Scientists find opioid overdose risk factors in people with chronic pain

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A significant study published in the Canadian Medical Association Journal (CMAJ) has pinpointed ten predictors of opioid overdose risk in patients prescribed opioids for chronic pain.

These findings offer valuable insights for healthcare professionals to engage in informed discussions with patients about the risks associated with opioid prescriptions.

The Opioid Crisis and the Need for Predictors

The opioid crisis has raised concerns about addiction and overdose risks associated with opioid medications.

Healthcare providers have been searching for ways to identify patients who might be at a higher risk of experiencing these issues. While some screening tools have been developed, their effectiveness has been questioned.

Dr. Li Wang, a researcher from the Michael G. DeGroote Institute for Pain Research and Care and the Department of Anesthesia at McMaster University, Hamilton, Ontario, along with co-authors, embarked on a comprehensive study to find reliable predictors of opioid overdose in chronic pain patients.

The Scope of the Study

The research team examined data from 28 different studies involving nearly 24 million patients in the United States, Canada, and the United Kingdom.

These patients were prescribed opioids to manage chronic pain, both related to cancer and non-cancer conditions.

The study revealed ten significant predictors of opioid overdose risk:

  1. High-Dose Opioids: Patients prescribed high doses of opioids were at increased risk of opioid overdose.
  2. Fentanyl Prescription: The use of fentanyl, a potent synthetic opioid, was associated with a higher risk of overdose.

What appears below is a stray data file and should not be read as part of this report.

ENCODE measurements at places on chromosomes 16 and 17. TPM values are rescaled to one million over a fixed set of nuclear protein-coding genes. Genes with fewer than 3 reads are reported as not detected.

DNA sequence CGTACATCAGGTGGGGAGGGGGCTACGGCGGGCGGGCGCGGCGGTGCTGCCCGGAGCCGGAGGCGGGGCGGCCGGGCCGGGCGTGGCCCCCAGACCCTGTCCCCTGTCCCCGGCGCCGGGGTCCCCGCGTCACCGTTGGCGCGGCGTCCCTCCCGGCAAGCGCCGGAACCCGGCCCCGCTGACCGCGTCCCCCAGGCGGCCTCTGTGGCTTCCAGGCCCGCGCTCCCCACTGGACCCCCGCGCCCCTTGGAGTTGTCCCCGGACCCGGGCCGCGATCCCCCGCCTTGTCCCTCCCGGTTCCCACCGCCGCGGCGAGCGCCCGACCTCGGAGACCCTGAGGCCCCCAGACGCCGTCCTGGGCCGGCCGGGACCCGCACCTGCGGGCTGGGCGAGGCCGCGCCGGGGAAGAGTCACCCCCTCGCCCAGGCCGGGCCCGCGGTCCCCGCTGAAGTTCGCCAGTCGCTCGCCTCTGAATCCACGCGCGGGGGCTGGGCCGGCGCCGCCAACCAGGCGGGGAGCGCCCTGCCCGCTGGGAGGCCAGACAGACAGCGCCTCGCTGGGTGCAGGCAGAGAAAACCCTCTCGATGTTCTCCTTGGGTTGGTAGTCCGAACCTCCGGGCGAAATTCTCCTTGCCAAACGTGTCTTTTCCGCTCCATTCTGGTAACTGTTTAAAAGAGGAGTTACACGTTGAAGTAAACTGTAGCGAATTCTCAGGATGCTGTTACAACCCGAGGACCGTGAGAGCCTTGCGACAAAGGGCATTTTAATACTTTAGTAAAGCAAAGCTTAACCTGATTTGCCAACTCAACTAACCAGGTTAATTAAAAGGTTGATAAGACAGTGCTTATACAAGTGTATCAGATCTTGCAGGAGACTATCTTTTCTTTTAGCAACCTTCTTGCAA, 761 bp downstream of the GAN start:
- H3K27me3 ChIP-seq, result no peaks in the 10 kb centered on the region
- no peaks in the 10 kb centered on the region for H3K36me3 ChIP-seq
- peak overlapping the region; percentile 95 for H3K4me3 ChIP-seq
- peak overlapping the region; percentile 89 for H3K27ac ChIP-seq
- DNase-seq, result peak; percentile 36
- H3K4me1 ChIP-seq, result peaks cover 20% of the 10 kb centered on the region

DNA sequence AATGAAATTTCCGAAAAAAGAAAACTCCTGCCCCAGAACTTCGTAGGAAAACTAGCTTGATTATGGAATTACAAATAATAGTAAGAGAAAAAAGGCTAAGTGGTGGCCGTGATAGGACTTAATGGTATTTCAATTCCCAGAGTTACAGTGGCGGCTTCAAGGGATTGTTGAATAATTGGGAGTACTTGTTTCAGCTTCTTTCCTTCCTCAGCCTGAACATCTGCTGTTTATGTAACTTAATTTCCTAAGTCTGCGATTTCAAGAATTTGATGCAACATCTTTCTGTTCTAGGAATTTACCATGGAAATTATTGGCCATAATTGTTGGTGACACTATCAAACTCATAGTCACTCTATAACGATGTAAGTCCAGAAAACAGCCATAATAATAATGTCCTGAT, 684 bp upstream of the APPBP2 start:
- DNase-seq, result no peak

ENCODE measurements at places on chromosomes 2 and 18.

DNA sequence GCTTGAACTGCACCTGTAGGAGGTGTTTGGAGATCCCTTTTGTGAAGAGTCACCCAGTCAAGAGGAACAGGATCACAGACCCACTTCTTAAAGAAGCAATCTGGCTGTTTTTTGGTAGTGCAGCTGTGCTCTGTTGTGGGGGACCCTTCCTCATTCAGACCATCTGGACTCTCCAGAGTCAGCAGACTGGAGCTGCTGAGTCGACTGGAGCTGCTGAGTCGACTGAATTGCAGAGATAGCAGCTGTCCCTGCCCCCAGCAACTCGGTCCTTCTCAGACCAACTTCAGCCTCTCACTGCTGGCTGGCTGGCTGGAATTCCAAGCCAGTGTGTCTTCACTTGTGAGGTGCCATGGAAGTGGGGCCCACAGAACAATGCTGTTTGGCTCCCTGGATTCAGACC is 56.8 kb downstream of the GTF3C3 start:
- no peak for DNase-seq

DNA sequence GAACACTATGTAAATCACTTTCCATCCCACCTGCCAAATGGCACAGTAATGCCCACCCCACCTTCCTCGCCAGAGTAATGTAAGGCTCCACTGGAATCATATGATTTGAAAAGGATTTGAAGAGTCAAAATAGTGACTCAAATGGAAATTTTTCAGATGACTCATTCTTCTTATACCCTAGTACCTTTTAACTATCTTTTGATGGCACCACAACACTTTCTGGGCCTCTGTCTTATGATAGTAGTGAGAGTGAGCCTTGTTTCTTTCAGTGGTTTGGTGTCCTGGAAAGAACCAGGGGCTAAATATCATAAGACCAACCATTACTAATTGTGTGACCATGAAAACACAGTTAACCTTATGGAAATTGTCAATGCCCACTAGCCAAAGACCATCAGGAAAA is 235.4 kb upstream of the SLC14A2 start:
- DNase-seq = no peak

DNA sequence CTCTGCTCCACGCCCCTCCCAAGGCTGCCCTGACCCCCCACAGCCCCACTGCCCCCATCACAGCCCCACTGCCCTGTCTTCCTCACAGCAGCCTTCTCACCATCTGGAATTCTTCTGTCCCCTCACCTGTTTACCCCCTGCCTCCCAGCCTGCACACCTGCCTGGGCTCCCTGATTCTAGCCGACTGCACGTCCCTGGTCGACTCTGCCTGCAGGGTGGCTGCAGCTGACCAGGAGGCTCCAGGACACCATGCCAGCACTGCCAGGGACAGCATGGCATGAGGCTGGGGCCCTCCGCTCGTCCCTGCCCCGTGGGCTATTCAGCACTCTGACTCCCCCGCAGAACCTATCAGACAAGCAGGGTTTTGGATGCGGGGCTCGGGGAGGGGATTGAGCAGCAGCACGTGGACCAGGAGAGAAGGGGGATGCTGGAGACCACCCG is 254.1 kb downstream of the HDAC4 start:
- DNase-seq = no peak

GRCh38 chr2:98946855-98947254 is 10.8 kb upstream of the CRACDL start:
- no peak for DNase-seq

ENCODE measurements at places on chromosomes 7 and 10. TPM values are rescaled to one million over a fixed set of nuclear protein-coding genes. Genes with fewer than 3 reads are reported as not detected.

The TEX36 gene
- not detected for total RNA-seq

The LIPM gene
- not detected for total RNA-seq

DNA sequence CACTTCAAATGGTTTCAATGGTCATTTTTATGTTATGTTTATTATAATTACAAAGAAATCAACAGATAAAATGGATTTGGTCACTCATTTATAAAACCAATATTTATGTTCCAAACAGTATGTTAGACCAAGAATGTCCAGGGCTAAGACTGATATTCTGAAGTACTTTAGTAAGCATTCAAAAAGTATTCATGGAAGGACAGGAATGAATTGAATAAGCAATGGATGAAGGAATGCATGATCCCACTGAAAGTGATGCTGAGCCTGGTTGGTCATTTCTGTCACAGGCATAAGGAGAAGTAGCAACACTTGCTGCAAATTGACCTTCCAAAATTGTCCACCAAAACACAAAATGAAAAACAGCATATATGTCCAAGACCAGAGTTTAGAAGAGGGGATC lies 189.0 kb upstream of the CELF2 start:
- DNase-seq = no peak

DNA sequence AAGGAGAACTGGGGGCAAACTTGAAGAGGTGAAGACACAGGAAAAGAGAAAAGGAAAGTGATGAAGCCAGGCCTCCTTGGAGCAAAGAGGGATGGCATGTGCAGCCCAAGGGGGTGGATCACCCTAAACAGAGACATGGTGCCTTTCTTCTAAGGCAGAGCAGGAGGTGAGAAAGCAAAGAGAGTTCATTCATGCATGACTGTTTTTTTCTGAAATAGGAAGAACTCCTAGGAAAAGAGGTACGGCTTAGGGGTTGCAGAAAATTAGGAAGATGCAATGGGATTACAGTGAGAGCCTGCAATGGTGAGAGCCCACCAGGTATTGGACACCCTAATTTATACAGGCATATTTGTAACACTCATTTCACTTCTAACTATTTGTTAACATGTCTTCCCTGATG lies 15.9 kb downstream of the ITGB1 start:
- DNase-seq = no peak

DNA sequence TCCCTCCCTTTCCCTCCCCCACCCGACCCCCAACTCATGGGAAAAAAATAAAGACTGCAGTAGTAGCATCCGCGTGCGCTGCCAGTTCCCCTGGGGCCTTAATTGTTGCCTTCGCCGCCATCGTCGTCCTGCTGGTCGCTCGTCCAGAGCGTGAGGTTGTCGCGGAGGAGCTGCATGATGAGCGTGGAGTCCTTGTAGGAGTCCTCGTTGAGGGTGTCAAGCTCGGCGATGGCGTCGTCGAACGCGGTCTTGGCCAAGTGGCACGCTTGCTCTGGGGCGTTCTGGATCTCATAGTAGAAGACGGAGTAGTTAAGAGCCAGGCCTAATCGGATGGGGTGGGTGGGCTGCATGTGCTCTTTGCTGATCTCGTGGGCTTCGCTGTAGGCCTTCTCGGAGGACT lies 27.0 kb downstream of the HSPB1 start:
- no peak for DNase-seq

3. Multiple Prescribers: Patients who received opioid prescriptions from multiple healthcare providers or obtained opioids from various pharmacies faced a greater risk.
  4. History of Overdose: Patients with a prior history of opioid overdose were more likely to experience another overdose.
  5. Current Substance Use Disorder: Individuals with an ongoing substance use disorder had an elevated risk.
  6. Depression: Patients with depression were at a higher risk of opioid overdose.
  7. Bipolar Disorder: Those with bipolar disorder also faced an increased risk.
  8. Other Mental Illness: The presence of other mental health conditions added to the risk.
  9. Pancreatitis: Patients with a history of pancreatitis were identified as at-risk individuals.
  10. Non-Cancer Chronic Pain: Patients experiencing chronic pain unrelated to cancer had an increased risk of opioid overdose.

Enhancing Informed Decision-Making

The findings of this study have significant implications for healthcare professionals and patients.

When considering opioid prescriptions for chronic pain management, healthcare providers can use this information to discuss the potential risks of overdose with their patients.

This facilitates shared decision-making and ensures that patients are well-informed about the risks associated with opioid medications.

In conclusion, this study provides a valuable tool for healthcare professionals to identify patients at a higher risk of opioid overdose when prescribing opioids for chronic pain.

By incorporating these predictors into their discussions with patients, healthcare providers can contribute to safer and more informed decision-making regarding opioid therapy.

If you care about pain, please read studies about why long COVID can cause pain, and common native American plant may help reduce diarrhea and pain.

For more information about pain, please see recent studies about why people with red hair respond differently to pain than others, and results showing this drug may relieve painful ‘long covid’ symptoms.

The research findings can be found in Canadian Medical Association Journal.

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